Open source software can be defined as software distributed under a licensing
agreement which allows the source code (computer code) to be shared,
viewed and modified by other users and organisations.Closed source software can be defined as proprietary software distributed under a licensing agreement to authorized users with private modification,
copying and republishing restrictions.Open source software is free. This is a huge draw card, and if your in-house
capabilities are such that you are able to implement, train and support at little
cost to your organization it may be an attractive option but The cost of proprietary software will vary from a few thousand to a few hundred thousand dollars, depending on the complexity of the system required. This cost is made up of a base fee for software, integration and services and annual licensing/support fees.Open source software is often viewed as having security issues. New data from Forrester Research has shown that 58% of IT Executives and technology decision makers in large companies are concerned about the security of open source software. On the other hand Proprietary software is viewed as more secure because it is developed in a controlled environment by a concentrated team with a common direction. Moreover, the source code may be viewed and edited by this team alone, and is heavily audited, eliminating the risk of back door Trojans and reducing the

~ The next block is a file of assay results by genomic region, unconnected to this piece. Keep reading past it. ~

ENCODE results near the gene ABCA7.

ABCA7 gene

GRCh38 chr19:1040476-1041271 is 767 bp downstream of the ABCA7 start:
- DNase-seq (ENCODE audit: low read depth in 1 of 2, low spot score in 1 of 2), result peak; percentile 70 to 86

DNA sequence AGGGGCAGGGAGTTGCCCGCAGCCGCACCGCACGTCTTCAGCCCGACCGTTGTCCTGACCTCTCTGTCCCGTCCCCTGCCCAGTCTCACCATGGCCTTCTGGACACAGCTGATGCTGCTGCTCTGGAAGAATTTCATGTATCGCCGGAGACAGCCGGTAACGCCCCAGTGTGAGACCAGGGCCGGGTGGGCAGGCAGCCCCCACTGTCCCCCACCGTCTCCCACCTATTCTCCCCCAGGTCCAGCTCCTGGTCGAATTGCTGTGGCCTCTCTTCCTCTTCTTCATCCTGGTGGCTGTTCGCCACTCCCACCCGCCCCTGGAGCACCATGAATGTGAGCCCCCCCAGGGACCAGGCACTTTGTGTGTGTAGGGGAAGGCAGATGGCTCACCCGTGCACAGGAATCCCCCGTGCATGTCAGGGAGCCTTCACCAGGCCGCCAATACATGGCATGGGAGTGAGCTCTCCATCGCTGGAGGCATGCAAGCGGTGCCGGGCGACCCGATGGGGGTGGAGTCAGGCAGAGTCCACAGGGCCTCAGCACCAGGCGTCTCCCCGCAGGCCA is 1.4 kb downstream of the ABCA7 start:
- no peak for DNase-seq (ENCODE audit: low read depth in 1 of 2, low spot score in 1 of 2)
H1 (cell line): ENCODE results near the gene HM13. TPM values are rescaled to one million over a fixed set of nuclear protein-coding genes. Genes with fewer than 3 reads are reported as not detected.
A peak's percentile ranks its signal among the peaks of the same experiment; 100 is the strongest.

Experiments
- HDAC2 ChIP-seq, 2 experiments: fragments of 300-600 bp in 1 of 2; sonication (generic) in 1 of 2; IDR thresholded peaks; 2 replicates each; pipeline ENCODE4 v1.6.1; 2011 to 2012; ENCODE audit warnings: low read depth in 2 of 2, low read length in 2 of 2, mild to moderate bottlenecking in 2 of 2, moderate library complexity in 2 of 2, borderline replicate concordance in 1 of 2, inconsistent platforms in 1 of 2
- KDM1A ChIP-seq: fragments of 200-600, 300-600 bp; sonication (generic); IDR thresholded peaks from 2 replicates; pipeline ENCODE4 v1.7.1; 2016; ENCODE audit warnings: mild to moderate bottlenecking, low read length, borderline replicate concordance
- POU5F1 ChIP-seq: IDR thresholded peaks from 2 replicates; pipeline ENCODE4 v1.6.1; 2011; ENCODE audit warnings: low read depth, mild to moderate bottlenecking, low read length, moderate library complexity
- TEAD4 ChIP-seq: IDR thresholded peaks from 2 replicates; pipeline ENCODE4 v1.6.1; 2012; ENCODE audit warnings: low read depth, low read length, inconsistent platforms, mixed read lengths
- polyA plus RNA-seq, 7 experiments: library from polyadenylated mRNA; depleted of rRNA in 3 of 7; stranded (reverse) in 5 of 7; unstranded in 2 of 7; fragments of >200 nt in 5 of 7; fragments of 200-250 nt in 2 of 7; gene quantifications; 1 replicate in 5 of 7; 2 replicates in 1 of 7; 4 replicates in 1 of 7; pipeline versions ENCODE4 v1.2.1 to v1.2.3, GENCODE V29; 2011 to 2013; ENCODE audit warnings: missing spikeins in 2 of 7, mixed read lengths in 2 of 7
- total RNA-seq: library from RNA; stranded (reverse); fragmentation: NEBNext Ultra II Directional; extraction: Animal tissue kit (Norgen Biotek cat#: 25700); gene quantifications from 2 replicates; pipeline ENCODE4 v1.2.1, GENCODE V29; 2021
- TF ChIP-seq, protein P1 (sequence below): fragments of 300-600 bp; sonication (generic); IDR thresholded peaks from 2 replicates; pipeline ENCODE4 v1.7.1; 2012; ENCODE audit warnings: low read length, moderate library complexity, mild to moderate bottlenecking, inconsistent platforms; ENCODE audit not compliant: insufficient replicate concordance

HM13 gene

risk of any bugs or issues with the software.
At last i just want to say that When deciding between open source or closed source (proprietary) software, it is critical to first consider the organization’s business internal (resources and capabilities) and external (stable or evolving) environment, and the level ofrisk the organization is willing to take. The aforementioned issues can then be used as a guide to make an informed decision between the two.